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The insolvency Service: September Disqualification Figures - Must Try Harder

Posted on Oct 14, 2020. by NTI

The Insolvency Service is a nice place to work. That is the opinion of the 25 reviewers who have taken the time to put fingers to keyboards. There are 1700 of them working there, in 22 locations around Great Britain. The average salary in the United Kingdom is £35,423: add on a few little extras such as NIC, pension, a couple of benefits, working space, training and we can see this rocket to around, say, £45,000? That is an employee cost of, at least, £76,500,000. That is a lot.

First Division Association general secretary Dave Penman said that in March 2020 permanent secretaries of the civil service (which includes the Insolvency Service) had "transformed their staff from being 95% office-based to 95% home-based in three weeks". Whew, that's fast. Which is a little strange, as in the Insolvency Service Enforcement Outcomes published today (Wednesday 14 October), reporting on the enforcement activities of our great friends at the Insolvency Service between 1 April and 30 September the evidence suggests the opposite. Rather sluggish, in fact.

For the year to date there have been 480 Director Disqualification Orders and Undertakings, compared to 1,280 in 2019, 1,243 in 2018, 1,231 in 2017 (and so the numbers continue, never dipping below 1,034 and being as high as 1,386 in 2009 - 2010 and 1,483 in 2010 - 2011). If the Insolvency Service continue this proud record they will achieve around 860, maybe 900 Orders and Undertakings this year. Oh, we know ... Coronavirus. It's been a very tricky year, hasn't it? But, hang on: don't the Service have three years to take an action for disqualification proceedings, so doesn't this indicate that this number represents (at least some) cases that started last year?

We are just getting Billy to check.

Yep, that's right. But Coronavirus, eh? This is the bit we are finding the most testing. We absolutely understand the difficulties in knowing when to log into and out of flexitime, and the fridge is a long way to walk to from the dining room table, and the neighbour has an annoying habit of cutting his hedge once a month, but isn't one of the words in the phrase 'working from home' 'working'? And aren't distractions fewer and interruptions less?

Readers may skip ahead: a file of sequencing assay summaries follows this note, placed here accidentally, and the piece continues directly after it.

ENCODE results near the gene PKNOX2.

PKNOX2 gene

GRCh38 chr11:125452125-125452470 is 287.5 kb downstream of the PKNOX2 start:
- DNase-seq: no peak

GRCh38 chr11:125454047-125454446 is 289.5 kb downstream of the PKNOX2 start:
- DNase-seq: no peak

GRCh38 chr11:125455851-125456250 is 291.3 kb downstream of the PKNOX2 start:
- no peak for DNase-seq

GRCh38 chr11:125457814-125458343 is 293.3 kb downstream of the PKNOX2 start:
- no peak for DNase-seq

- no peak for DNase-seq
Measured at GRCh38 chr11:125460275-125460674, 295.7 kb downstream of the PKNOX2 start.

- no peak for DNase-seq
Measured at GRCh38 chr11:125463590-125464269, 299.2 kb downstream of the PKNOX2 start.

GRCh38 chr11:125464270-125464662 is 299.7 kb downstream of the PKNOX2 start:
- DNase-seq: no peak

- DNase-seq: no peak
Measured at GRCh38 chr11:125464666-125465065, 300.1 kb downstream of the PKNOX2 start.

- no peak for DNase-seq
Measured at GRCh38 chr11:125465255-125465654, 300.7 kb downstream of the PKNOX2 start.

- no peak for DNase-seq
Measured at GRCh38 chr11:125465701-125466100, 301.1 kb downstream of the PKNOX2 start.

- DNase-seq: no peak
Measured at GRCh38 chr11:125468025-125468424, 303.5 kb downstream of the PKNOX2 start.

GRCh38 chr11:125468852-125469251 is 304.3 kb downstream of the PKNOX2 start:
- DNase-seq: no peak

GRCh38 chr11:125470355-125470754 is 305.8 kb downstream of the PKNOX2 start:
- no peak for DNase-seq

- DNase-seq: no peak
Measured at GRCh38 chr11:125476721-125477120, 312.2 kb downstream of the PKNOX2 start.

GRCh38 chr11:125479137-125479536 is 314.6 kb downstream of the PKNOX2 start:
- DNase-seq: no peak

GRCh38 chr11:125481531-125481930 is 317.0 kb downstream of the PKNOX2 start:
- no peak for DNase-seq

Hang on, we know that it is not the quantity that matters, it is the quality of the job being done. Which makes it all the more interesting that the length of disqualification time directors are getting is also reducing. So far this year, 192 directors were disqualified for between five and ten years, and 29 between ten and 15 years. Let's double those numbers up, to offer a comparison. In 2019, those being disqualified between five and ten years was 483 (and two times 192 is 384 (call it 400)) and 69 for between ten and 15 years (and two times 29 is 58 (call it 60)). Looking back further, the comparative numbers in 2009/10 are 521 and 185 respectively. So as not to select a rogue year to make our point, those numbers were 556 and 152 the following year.

Is one argument that the insolvency service are focusing on 'the easy wins' in terms of who is being disqualified?

We are just getting Billy to check. 

That would be a 'yes', too. How about the numbers of companies being wound up in the public interest? They have dropped too. So far this year the number is 16.  Last year it was 52 and dropped each year going back to 2015/2016, when it was 131. Bear in mind that number was 365 in 2011/2012. One explanation for this is that directors are progressively not flouting the law any more. Could there be another explanation?

We are just getting Billy to check.

It seems there might be. We didn't feel entirely comfortable suggesting what might be going on with these numbers, published by the Insolvency Service itself, so we asked a couple of people around the country for their views.

Margaret from Cardiff: "What are they actually doing with the time spent at home?"

Obasi from Chichester: "They published these numbers themselves? They work for the Government, right?

Slash from East Grinstead: "Lay down on the floor and count to 100. Don't look up and don't move."

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